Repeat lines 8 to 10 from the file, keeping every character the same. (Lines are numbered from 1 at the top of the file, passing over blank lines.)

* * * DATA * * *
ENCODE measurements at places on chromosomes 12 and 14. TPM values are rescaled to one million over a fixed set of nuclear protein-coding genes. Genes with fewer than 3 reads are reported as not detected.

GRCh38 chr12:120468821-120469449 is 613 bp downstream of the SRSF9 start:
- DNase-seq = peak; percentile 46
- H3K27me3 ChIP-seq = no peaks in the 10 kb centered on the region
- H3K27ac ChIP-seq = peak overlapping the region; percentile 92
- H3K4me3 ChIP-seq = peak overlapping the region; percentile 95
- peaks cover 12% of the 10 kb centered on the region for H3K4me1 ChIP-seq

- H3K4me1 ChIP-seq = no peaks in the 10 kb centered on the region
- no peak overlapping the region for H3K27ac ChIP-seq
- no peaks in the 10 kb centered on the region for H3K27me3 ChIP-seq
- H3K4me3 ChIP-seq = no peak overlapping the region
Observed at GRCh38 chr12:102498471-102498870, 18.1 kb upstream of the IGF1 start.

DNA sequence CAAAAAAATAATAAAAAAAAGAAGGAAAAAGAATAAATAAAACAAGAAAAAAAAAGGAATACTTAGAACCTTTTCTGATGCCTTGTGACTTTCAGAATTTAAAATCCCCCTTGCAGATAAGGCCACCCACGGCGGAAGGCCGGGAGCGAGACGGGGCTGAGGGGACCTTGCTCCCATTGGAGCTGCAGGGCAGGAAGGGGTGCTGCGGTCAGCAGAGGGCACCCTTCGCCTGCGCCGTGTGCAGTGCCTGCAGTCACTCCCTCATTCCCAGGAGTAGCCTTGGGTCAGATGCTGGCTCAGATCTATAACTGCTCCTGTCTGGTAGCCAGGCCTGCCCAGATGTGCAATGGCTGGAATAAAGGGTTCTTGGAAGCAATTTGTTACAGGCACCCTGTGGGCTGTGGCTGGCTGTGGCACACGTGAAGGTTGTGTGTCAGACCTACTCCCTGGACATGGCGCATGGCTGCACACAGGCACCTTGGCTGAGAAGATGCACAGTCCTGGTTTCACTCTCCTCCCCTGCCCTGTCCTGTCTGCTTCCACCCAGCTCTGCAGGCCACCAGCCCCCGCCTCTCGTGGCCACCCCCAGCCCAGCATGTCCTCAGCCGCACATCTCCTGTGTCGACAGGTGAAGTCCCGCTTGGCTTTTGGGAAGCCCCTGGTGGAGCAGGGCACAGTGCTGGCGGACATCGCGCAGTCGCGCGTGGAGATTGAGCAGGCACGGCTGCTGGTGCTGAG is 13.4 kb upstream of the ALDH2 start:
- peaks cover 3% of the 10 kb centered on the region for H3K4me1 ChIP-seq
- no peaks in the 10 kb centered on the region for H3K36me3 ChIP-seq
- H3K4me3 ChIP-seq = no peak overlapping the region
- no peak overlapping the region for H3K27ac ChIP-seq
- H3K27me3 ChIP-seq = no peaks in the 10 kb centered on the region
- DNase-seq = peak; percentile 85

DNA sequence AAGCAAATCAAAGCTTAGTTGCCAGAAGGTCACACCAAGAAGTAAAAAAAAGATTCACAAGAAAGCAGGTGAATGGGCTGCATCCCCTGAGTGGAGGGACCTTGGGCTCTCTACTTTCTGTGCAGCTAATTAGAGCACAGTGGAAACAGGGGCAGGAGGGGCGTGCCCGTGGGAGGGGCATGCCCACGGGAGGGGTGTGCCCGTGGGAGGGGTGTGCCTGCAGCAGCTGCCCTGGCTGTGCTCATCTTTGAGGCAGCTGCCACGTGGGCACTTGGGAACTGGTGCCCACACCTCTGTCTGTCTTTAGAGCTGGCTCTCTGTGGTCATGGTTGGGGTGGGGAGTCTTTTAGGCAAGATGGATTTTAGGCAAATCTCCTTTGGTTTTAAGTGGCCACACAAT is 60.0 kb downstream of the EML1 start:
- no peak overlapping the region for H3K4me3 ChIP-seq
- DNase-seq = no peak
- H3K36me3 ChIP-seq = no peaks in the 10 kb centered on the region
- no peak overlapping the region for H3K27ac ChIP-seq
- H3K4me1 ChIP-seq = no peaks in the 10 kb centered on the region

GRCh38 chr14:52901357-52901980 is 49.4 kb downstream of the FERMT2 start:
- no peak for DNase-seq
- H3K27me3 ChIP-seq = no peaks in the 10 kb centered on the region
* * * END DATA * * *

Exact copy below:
- H3K4me1 ChIP-seq = no peaks in the 10 kb centered on the region
- no peak overlapping the region for H3K27ac ChIP-seq
- no peaks in the 10 kb centered on the region for H3K27me3 ChIP-seq